Would you care to comment on the rumor (the rumor that we are attempting to start right now) that your next album will be a collection of covers by The Electric Prunes, entitled, “(I Had Too Much to) Dreamtime Last Night”?
No that’s not true, but we will be releasing a cover of “Dreamtime Weaver” by Gary Wright soon.
What music have you been listening to lately? If push comes to shove, what is your favorite Radio Birdman song of all time and why? Please show your work.
The Cosmic Dead – they’re really amazing, some of the deepest, darkest, most beautiful jam-holes I’ve ever heard … Radio Birdman are cool but I’m probably more of a 13th Floor Elevators fan though. Their cover of “Gloria” makes me wanna smoke a pack of Horizon Red 50’s and drink tequila shots and pull cones all night!!! I know they’re a psych band, but their cover of that song has balls and is such a fast version, especially back in those days – it’s way more fast-rock/jet-rock or whatever you call it than it is psych.
How did you first become aware of Austin Psych Fest? Are there any other bands on the line-up that you are particular excited to see for the first time? Is it far to assume this will be Dreamtime’s first visit to the States as a band? Is there anything in particular you are looking to explore or experience about this strange land during your time here?
I can’t even remember how we heard about Austin Psych Fest – they’ve been going for years now. I think it was through my interest in Roky Erickson, and Austin being the birth place of psych rock that caught my interest. But now to be playing at it will be amazing. So pumped to play alongside all those bands, it’s crazy. BRMC is massive in Australia. But Warpaint is a favourite of ours, too, and we just can’t believe we’re playing a bloody gig with Warpaint and Acid Mothers Temple and … the whole line up is amazing. Black Angels are rad. I know they started the whole Austin Psych Fest thing, and what a gift to the world it really is – praise ’em. Yeah, it’s the first time for us in the States and we’re going to make a little tour of it from the West Coast to Austin, Texas, then up East Coast to NY and play about 10 shows along the way. We have no record label or manager or anything – DIY, baby – but we’re making friends over there and we’ll hopefully fit in some chill time there and meet people, have a few beers and a bit of a chin-wag.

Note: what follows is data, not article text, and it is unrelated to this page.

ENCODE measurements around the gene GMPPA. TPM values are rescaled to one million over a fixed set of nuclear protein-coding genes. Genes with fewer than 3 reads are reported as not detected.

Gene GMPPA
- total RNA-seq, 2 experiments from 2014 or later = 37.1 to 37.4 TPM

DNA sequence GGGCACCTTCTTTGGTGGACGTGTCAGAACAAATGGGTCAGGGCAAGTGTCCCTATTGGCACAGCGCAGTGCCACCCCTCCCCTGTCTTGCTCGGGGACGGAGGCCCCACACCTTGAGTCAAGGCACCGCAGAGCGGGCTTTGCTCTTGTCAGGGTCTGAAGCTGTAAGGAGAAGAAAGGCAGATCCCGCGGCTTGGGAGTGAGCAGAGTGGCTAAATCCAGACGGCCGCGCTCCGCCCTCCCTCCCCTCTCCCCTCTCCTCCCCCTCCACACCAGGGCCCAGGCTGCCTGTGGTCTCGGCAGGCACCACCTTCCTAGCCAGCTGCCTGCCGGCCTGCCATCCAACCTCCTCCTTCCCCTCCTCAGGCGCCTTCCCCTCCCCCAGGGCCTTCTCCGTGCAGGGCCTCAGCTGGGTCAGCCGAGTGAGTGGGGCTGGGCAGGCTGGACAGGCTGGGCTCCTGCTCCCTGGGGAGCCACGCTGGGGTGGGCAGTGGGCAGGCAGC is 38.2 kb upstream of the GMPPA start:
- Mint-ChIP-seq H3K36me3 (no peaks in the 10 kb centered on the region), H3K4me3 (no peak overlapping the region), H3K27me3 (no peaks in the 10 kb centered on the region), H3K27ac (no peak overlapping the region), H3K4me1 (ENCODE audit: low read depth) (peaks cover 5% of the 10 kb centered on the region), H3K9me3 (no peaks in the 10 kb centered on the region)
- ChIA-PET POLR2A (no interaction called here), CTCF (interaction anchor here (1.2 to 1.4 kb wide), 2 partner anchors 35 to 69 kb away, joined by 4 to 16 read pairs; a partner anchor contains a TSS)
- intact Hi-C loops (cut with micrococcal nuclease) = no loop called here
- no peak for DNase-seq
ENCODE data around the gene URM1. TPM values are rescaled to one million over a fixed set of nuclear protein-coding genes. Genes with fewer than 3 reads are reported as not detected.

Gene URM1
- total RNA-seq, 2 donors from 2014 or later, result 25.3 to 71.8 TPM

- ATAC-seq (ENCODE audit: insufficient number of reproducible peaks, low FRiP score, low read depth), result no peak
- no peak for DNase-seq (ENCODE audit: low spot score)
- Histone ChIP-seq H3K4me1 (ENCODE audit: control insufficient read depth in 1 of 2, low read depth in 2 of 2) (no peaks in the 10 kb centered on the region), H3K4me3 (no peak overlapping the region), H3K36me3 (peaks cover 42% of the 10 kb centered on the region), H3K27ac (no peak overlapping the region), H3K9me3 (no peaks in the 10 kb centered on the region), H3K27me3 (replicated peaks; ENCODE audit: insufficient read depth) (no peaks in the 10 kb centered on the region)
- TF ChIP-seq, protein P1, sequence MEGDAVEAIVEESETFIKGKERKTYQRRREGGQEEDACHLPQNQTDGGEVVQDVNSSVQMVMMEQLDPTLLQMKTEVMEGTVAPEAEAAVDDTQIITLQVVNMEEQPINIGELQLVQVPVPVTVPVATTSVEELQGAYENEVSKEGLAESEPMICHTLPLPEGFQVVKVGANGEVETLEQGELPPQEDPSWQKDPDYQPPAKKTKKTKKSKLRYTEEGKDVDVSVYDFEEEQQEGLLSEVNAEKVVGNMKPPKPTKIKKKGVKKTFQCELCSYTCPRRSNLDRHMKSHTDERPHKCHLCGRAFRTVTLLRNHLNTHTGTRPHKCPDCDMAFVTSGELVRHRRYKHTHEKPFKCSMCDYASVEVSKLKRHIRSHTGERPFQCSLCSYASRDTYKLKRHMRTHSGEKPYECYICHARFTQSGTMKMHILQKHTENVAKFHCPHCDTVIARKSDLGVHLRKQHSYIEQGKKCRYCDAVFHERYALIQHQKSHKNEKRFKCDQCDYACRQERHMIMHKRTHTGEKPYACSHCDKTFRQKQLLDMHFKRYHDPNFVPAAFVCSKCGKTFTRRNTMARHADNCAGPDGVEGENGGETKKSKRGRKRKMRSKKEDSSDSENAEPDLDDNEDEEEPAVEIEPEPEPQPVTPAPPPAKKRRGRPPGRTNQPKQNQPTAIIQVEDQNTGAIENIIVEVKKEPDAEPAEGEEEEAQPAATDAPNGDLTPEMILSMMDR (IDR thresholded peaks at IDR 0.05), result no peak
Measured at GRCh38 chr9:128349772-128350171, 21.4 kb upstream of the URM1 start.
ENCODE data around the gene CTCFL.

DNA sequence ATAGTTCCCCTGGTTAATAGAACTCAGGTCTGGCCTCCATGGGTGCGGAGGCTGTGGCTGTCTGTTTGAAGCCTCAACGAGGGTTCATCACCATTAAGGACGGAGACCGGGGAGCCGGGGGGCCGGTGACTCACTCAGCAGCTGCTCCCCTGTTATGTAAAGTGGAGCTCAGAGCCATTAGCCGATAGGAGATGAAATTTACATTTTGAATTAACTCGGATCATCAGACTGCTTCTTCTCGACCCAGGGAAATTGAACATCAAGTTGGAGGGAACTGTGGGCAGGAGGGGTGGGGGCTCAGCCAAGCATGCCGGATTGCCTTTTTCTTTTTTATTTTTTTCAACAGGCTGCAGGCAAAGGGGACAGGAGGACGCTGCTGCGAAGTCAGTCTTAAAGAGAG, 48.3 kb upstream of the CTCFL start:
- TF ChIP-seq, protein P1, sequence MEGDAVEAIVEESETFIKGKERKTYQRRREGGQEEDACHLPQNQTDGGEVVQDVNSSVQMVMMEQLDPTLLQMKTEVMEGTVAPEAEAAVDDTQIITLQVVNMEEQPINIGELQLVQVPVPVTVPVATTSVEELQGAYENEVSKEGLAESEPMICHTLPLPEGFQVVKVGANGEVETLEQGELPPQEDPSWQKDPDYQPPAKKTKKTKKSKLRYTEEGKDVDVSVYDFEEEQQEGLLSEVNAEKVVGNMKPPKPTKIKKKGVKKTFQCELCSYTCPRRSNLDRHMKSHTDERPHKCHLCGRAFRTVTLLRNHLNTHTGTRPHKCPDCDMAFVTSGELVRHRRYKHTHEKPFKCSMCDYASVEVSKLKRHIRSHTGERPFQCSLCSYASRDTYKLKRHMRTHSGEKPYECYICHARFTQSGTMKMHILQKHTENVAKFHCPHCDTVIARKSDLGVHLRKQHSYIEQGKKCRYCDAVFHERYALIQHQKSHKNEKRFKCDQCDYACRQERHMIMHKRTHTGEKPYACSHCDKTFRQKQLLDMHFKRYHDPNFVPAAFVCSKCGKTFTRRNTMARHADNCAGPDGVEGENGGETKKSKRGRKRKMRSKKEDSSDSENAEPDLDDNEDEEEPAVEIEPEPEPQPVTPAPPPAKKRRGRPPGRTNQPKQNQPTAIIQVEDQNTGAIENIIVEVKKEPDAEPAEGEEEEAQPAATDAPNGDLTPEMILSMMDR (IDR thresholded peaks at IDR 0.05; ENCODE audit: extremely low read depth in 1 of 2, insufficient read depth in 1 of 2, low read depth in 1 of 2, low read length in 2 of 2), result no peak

Carl Jung – a man who had a bit to say about dreams, and no doubt a Radio Birdman fan himself – says the following in “The Psychology of Individuation”:
“The dynamic principle of fantasy is play, a characteristic also of the child, and as such it appears inconsistent with the principle of serious work. But without this playing with fantasy, no creative work has ever yet come to birth. The debt we owe to the play of imagination is incalculable. It is therefore short-sighted to treat fantasy, on account of its risky or unacceptable nature, as a thing of little worth.”
Well done Ryan, that’s a really good, and really appropriate question for the kind of music we play, as Dreamtime totally deals in fantasy and imagination. My dad used to always say that I was “off with the fairies” and my mum always said that I “come from a bloodline of the Faerie folk and I am part Faerie.” So I knew I had a very active imagination and I also felt like I was part of an actual mythology. Imagination is necessary for us to create, but I don’t know why we need to create. I suspect it’s some kind of cellular programming, like an animal instinct. It’s no coincidence that children have very active imaginations because their mental dictionaries aren’t full of words yet, they don’t think they know everything like adults who end up being able to receive only limited amounts of information as they become so narrow-minded. Take music, or fantasy novels or visualization meditations – so many people get so much out of all of these things. Why would someone sit and listen to Bach’s Toccata and Fugue in D Minor??? There’s not even any lyrics to sing along to. It’s because it activates their imagination. There must be something important in there that people need. And Carl Jung says so, and he pretty much figured out how to predict the future, so can’t really argue with him can we?
What’s next for Dreamtime?
Taking it easy once we get the vinyl for the “Sun” and the US tour. We need a manager – we’re all run off our feet. But if something’s difficult to do, it’s usually because it’s worth doing. Except for killing yourself – haha! I don’t think it applies to that situation. Thanks Ryan – that’s a really thoughtful interview.